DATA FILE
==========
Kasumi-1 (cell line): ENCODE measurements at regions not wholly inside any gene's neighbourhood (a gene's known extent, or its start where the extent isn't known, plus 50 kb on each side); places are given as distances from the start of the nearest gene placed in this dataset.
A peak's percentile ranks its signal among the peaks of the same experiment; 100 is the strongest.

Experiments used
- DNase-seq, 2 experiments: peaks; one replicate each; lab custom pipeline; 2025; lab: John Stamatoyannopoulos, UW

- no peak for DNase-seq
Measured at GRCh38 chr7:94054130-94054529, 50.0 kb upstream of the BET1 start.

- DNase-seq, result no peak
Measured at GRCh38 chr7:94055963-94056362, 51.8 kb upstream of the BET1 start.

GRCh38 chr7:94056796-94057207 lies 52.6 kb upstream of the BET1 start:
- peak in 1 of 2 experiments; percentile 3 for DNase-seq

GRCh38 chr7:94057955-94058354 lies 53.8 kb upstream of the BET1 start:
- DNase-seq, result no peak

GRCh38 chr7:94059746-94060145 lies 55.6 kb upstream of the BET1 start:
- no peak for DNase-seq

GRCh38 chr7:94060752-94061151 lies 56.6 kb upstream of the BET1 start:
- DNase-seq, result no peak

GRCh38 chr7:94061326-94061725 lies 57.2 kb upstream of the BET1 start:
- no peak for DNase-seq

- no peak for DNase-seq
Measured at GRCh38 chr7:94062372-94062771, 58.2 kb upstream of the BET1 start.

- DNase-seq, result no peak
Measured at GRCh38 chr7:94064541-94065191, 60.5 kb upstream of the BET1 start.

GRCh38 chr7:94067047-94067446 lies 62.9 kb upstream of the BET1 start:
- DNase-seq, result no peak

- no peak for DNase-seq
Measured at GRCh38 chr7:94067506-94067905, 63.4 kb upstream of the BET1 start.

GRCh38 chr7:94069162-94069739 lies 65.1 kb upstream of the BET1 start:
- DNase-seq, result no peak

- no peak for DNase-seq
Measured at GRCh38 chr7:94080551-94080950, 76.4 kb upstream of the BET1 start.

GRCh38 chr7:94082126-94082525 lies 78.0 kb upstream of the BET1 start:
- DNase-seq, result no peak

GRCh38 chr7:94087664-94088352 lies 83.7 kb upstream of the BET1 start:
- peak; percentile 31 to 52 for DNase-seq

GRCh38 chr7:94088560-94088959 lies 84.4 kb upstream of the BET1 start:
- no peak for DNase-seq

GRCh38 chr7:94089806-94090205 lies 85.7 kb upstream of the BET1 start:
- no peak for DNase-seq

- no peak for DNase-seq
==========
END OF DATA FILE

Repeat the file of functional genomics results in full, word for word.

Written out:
Kasumi-1 (cell line): ENCODE measurements at regions not wholly inside any gene's neighbourhood (a gene's known extent, or its start where the extent isn't known, plus 50 kb on each side); places are given as distances from the start of the nearest gene placed in this dataset.
A peak's percentile ranks its signal among the peaks of the same experiment; 100 is the strongest.

Experiments used
- DNase-seq, 2 experiments: peaks; one replicate each; lab custom pipeline; 2025; lab: John Stamatoyannopoulos, UW

- no peak for DNase-seq
Measured at GRCh38 chr7:94054130-94054529, 50.0 kb upstream of the BET1 start.

- DNase-seq, result no peak
Measured at GRCh38 chr7:94055963-94056362, 51.8 kb upstream of the BET1 start.

GRCh38 chr7:94056796-94057207 lies 52.6 kb upstream of the BET1 start:
- peak in 1 of 2 experiments; percentile 3 for DNase-seq

GRCh38 chr7:94057955-94058354 lies 53.8 kb upstream of the BET1 start:
- DNase-seq, result no peak

GRCh38 chr7:94059746-94060145 lies 55.6 kb upstream of the BET1 start:
- no peak for DNase-seq

GRCh38 chr7:94060752-94061151 lies 56.6 kb upstream of the BET1 start:
- DNase-seq, result no peak

GRCh38 chr7:94061326-94061725 lies 57.2 kb upstream of the BET1 start:
- no peak for DNase-seq

- no peak for DNase-seq
Measured at GRCh38 chr7:94062372-94062771, 58.2 kb upstream of the BET1 start.

- DNase-seq, result no peak
Measured at GRCh38 chr7:94064541-94065191, 60.5 kb upstream of the BET1 start.

GRCh38 chr7:94067047-94067446 lies 62.9 kb upstream of the BET1 start:
- DNase-seq, result no peak

- no peak for DNase-seq
Measured at GRCh38 chr7:94067506-94067905, 63.4 kb upstream of the BET1 start.

GRCh38 chr7:94069162-94069739 lies 65.1 kb upstream of the BET1 start:
- DNase-seq, result no peak

- no peak for DNase-seq
Measured at GRCh38 chr7:94080551-94080950, 76.4 kb upstream of the BET1 start.

GRCh38 chr7:94082126-94082525 lies 78.0 kb upstream of the BET1 start:
- DNase-seq, result no peak

GRCh38 chr7:94087664-94088352 lies 83.7 kb upstream of the BET1 start:
- peak; percentile 31 to 52 for DNase-seq

GRCh38 chr7:94088560-94088959 lies 84.4 kb upstream of the BET1 start:
- no peak for DNase-seq

GRCh38 chr7:94089806-94090205 lies 85.7 kb upstream of the BET1 start:
- no peak for DNase-seq

- no peak for DNase-seq